by Xiang Cheng, Sheng Yao, Jingjing Zhang, Dengbao Wang, Shaojun Xu, Qiong Yu and Kongshu Ji
Int. J. Mol. Sci. 2024, 25(7), 3996; https://doi.org/10.3390/ijms25073996 - 03 Apr 2024
Viewed by 498
Abstract
N6-methyladenosine (m6A) is essential for RNA metabolism in cells. The YTH domain, conserved in the kingdom of Eukaryotes, acts as an m6A reader that binds m6A-containing RNA. In plants, the YTH domain is involved in [...] Read more.
N6-methyladenosine (m6A) is essential for RNA metabolism in cells. The YTH domain, conserved in the kingdom of Eukaryotes, acts as an m6A reader that binds m6A-containing RNA. In plants, the YTH domain is involved in plant hormone signaling, stress response regulation, RNA stability, translation, and differentiation. However, little is known about the YTH genes in tea-oil tree, which can produce edible oil with high nutritional value. This study aims to identify and characterize the YTH domains within the tea-oil tree (Camellia chekiangoleosa Hu) genome to predict their potential role in development and stress regulation. In this study, 10 members of the YTH family containing the YTH domain named CchYTH1-10 were identified from C. chekiangoleosa. Through analysis of their physical and chemical properties and prediction of subcellular localization, it is known that most family members are located in the nucleus and may have liquid–liquid phase separation. Analysis of cis-acting elements in the CchYTH promoter region revealed that these genes could be closely related to abiotic stress and hormones. The results of expression profiling show that the CchYTH genes were differentially expressed in different tissues, and their expression levels change under drought stress. Overall, these findings could provide a foundation for future research regarding CchYTHs in C. chekiangoleosa and enrich the world in terms of epigenetic mark m6A in forest trees. Full article
(This article belongs to the Special Issue Power Up Plant Genetic Research with Genomic Data 2.0)
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14 pages, 2458 KiB  
Article
Comparative Analysis of the Chloroplast Genomes of Eight Species of the Genus Lirianthe Spach with Its Generic Delimitation Implications
by Tao Wu, Yong-Kang Sima, Shao-Yu Chen, Yu-Pin Fu, Hui-Fen Ma, Jia-Bo Hao and Yun-Feng Zhu
Int. J. Mol. Sci. 2024, 25(6), 3506; https://doi.org/10.3390/ijms25063506 - 20 Mar 2024
Viewed by 491
Abstract
Based on Sima and Lu’s system of the family Magnoliaceae, the genus Lirianthe Spach s. l. includes approximately 25 species, each with exceptional landscaping and horticultural or medical worth. Many of these plants are considered rare and are protected due to their endangered [...] Read more.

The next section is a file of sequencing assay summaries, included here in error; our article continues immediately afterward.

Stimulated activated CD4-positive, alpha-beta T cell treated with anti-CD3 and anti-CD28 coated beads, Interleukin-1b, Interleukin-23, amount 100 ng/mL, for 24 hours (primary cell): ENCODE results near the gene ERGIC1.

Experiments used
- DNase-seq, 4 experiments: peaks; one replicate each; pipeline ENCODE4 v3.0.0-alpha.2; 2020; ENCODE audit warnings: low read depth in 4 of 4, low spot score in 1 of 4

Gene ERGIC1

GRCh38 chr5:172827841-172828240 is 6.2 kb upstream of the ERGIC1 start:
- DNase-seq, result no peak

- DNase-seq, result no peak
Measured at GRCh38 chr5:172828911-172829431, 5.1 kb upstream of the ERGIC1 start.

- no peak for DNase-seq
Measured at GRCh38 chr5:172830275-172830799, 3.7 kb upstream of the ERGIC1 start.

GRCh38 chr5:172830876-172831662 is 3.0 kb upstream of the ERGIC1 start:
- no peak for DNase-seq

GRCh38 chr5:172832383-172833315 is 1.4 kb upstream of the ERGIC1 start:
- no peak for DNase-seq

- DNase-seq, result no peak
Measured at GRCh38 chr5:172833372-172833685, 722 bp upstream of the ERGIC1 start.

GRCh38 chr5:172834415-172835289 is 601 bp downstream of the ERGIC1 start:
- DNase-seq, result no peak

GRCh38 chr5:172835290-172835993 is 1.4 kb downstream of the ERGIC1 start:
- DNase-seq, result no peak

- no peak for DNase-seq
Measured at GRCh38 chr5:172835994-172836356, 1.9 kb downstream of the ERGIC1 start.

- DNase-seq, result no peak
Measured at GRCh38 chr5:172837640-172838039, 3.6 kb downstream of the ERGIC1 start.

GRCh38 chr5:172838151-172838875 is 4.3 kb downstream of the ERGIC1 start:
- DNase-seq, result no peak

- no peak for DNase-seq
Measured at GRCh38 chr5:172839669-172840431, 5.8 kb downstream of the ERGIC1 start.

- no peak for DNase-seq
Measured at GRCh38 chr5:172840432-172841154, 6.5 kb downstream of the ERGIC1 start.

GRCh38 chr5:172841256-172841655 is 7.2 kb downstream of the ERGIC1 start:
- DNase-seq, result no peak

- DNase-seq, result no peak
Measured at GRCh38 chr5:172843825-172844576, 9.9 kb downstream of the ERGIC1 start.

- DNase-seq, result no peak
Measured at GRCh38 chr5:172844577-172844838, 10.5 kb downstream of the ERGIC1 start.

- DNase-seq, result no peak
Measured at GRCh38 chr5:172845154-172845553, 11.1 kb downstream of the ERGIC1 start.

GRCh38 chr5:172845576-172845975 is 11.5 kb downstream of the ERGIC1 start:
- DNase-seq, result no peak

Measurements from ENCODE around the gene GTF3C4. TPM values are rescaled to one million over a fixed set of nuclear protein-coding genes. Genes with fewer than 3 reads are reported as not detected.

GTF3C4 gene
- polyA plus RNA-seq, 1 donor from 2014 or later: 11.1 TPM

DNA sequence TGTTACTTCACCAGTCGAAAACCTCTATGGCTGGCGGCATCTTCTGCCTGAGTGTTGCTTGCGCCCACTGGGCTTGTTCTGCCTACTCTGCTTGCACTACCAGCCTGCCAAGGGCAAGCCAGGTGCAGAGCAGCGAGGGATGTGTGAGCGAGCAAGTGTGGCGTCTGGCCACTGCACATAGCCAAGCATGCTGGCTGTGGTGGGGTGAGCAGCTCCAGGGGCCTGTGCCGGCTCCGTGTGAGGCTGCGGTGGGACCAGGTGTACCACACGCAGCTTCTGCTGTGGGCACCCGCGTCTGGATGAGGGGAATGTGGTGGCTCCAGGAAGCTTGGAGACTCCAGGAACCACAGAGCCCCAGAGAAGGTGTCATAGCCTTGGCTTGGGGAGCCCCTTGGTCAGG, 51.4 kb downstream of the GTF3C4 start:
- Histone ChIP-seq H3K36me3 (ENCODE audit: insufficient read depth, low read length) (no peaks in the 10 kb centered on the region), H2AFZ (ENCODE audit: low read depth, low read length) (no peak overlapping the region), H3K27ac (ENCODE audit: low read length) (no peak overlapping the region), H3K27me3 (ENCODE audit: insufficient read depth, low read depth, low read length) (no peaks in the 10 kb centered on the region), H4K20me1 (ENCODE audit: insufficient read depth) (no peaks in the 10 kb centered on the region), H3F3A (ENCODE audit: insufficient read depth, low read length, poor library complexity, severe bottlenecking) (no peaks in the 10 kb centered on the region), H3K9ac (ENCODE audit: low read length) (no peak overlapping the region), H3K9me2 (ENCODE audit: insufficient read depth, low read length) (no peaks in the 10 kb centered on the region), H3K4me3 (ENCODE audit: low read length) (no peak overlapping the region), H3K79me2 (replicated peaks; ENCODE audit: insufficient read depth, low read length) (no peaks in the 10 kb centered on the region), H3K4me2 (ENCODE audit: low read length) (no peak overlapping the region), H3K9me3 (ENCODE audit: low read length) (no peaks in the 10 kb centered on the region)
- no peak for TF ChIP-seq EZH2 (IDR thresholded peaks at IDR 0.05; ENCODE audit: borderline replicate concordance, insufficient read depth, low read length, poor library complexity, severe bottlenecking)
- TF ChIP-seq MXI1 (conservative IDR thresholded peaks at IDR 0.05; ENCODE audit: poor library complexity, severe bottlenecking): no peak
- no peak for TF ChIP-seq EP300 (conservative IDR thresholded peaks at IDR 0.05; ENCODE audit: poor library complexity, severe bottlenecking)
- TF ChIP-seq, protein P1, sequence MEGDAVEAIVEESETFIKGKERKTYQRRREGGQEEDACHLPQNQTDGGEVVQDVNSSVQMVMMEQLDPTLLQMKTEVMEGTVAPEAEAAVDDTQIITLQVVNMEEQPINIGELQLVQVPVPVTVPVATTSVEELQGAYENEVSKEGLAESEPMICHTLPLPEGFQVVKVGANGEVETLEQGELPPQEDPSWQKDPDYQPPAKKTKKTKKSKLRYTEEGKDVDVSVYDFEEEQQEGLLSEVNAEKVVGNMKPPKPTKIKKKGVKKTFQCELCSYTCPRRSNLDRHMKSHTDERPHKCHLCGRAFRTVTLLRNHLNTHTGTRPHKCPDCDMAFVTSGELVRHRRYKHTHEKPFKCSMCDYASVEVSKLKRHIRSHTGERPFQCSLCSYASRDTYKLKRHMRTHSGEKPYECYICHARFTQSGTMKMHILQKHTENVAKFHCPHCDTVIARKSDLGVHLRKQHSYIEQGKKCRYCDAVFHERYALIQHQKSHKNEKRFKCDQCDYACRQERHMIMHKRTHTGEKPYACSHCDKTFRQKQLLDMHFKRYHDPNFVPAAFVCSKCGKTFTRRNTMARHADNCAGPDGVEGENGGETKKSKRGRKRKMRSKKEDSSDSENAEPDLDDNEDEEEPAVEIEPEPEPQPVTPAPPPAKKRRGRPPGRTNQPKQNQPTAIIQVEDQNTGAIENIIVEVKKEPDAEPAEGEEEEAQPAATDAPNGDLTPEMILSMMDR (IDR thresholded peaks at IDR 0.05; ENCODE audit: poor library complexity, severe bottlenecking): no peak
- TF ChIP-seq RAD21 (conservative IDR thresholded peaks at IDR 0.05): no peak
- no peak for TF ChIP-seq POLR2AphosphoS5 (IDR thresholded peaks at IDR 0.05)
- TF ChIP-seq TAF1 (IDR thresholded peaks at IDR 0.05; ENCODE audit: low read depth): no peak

Based on Sima and Lu’s system of the family Magnoliaceae, the genus Lirianthe Spach s. l. includes approximately 25 species, each with exceptional landscaping and horticultural or medical worth. Many of these plants are considered rare and are protected due to their endangered status. The limited knowledge of species within this genus and the absence of research on its chloroplast genome have greatly impeded studies on the relationship between its evolution and systematics. In this study, the chloroplast genomes of eight species from the genus Lirianthe were sequenced and analyzed, and their phylogenetic relationships with other genera of the family Magnoliaceae were also elucidated. The results showed that the chloroplast genome sizes of the eight Lirianthe species ranged from 159,548 to 159,833 bp. The genomes consisted of a large single-copy region, a small single-copy region, and a pair of inverted repeat sequences. The GC content was very similar across species. Gene annotation revealed that the chloroplast genomes contained 85 protein-coding genes, 37 tRNA genes, and 8 rRNA genes, totaling 130 genes. Codon usage analysis indicated that codon usage was highly conserved among the eight Lirianthe species. Repeat sequence analysis identified 42–49 microsatellite sequences, 16–18 tandem repeats, and 50 dispersed repeats, with microsatellite sequences being predominantly single-nucleotide repeats. DNA polymorphism analysis revealed 10 highly variable regions located in the large single-copy and small single-copy regions, among which rpl32-trnL, petA-psbJ, and trnH-psbA were the recommended candidate DNA barcodes for the genus Lirianthe species. The inverted repeat boundary regions show little variation between species and are generally conserved. The result of phylogenetic analysis confirmed that the genus Lirianthe s. l. is a monophyletic taxon and the most affinal to the genera, Talauma and Dugandiodendron, in Sima and Lu’s system and revealed that the genus Lirianthe s. s. is paraphyletic and the genus Talauma s. l. polyphyletic in Xia’s system, while Magnolia subsection Gwillimia is paraphyletic and subsection Blumiana polyphyletic in Figlar and Nooteboom’s system. Morphological studies found noticeable differences between Lirianthe species in aspects including leaf indumentum, stipule scars, floral orientation, tepal number, tepal texture, and fruit dehiscence. In summary, this study elucidated the chloroplast genome evolution within Lirianthe and laid a foundation for further systematic and taxonomic research on this genus. Full article